The Executive Committee of the MLF in its 34th meeting held in Montreal, 2001 had approved US $2.6 million for phasing out production and remaining consumption of halons. The enterprises producing halons have dismantled their production plants. At present, there is no halon production in India. The phase-out activities of production and consumption of halons at all enterprises have been completed.
As of 1991, There was only one producer of halons having two halon plants one for producing halon-1211 and another for halon-1301. The total installed production capacity of halons was 500 MT.
There were about 200 manufacturers of firefighting equipment, of which over 85% were manufacturers of portable fire extinguishers in the country. A wide variety of fire extinguishing technologies was identified at the time of preparation of the CP such as ABC powder, aqueous systems, CO2-based and foambased systems, etc. Halons, which are potent ODS, were used only in about 5% of the fireextinguishing applications.
In 1991, the total consumption of Halons in India was 750 MT equivalents to 3,650 ODP tonne. This constituted 7.2% of India’s total ODS consumption and almost 28% of the total ODP consumption. Imports accounted for 550 MT of the total, while 200 MT was indigenously produced. The growth rate in this sector was forecasted at 15% annually.
As noted earlier, the use of halons in fire-fighting constituted about 5% of the fire-fighting applications in India. There were no drop-in replacement technologies identified. The alternative technologies identified were ABC powder, inert gases, HFC-based systems, aqueous systems, CO2-based systems, fast-response sprinklers, etc. Among the priority actions identified to address the ODS phase-out in this sector were:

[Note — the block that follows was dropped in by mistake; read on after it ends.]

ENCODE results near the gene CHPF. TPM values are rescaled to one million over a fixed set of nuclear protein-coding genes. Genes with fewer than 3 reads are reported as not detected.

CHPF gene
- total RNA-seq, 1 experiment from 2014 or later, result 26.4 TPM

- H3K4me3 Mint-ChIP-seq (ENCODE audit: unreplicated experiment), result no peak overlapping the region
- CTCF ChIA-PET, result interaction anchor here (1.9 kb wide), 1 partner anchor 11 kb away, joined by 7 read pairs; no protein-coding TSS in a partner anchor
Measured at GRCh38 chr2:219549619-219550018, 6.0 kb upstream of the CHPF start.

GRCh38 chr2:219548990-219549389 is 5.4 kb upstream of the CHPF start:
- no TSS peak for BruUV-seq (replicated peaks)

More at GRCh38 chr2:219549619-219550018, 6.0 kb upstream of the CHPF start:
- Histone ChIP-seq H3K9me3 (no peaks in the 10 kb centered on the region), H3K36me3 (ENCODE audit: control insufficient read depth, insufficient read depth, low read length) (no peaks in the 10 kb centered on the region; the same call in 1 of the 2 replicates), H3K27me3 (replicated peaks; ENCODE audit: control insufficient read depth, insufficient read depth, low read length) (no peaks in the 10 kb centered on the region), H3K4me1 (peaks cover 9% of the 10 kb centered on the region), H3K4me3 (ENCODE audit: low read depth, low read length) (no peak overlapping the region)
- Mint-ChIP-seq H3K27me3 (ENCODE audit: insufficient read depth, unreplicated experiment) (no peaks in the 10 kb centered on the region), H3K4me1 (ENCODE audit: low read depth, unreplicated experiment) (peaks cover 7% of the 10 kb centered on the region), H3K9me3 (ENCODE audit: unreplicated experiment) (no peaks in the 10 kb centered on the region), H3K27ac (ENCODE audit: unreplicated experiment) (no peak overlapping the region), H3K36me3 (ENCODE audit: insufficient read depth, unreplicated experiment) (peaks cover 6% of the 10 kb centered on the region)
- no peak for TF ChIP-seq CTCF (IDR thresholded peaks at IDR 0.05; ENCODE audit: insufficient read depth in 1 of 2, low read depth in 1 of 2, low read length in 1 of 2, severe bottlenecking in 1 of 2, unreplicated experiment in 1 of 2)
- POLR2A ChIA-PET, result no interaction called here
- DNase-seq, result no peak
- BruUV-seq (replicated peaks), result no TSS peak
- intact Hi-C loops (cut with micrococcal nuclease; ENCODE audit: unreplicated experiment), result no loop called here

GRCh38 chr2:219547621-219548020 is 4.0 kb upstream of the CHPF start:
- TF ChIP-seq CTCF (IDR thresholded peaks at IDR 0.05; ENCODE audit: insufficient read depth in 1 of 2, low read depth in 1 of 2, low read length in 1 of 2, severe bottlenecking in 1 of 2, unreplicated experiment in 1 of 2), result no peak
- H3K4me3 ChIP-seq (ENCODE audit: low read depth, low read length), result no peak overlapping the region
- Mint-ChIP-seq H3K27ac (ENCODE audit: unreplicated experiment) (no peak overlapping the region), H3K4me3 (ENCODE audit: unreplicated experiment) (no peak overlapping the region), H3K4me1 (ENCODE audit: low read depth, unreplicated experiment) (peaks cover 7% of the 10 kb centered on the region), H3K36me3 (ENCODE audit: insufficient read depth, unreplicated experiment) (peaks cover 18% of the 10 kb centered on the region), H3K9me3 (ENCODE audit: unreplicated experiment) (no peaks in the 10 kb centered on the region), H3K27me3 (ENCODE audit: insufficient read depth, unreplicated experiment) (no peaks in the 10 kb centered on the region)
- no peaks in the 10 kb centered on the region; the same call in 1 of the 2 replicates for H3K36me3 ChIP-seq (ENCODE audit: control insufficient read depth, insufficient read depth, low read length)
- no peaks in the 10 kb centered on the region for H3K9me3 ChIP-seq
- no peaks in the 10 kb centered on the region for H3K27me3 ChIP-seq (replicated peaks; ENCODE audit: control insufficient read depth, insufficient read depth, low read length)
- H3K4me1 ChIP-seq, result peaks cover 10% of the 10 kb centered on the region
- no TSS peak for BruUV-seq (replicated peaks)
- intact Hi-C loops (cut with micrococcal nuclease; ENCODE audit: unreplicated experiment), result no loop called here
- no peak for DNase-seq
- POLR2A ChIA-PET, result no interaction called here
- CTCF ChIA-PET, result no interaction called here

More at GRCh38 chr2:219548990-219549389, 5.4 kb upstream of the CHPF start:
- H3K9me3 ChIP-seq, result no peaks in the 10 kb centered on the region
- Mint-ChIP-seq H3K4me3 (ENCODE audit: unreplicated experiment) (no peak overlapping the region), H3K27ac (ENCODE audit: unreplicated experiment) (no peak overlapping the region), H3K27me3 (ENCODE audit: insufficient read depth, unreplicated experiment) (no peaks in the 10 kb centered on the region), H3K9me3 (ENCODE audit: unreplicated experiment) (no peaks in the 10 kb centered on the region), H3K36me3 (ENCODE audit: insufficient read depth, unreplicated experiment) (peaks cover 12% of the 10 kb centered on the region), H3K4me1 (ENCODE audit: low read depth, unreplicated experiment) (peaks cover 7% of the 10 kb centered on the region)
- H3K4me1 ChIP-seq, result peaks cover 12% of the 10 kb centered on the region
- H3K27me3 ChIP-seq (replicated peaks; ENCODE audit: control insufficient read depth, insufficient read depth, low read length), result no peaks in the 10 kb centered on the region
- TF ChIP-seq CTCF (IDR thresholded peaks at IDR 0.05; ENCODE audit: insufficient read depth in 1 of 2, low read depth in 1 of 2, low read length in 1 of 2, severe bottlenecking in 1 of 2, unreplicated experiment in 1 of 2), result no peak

– Revision of national fire-extinguisher codes and standards to promote Halon alternatives
– Halon conservation programme to limit emissions
-Establishment of a Halon management programme including halon banking
The production of halons has been phased-out globally at the early stage of the Protocol because of high ODP values of halons. Moreover, there is a large quantity of halons banked in fire extinguishing equipment.
The MoEF has established National Halon Banking Facility at Centre for Fire, Explosive and Environment Safety (CFEES), Defence Research and Development Organization (DRDO), Ministry of Defence, New Delhi with the financial assistance from the MLF of the Montreal Protocol. This facility has the capability to recover, recycle and store the halons for future use in the existing equipment. It is worth mentioning that all the three Defence forces have also established their own Halon Banking Facility to meet the future requirements.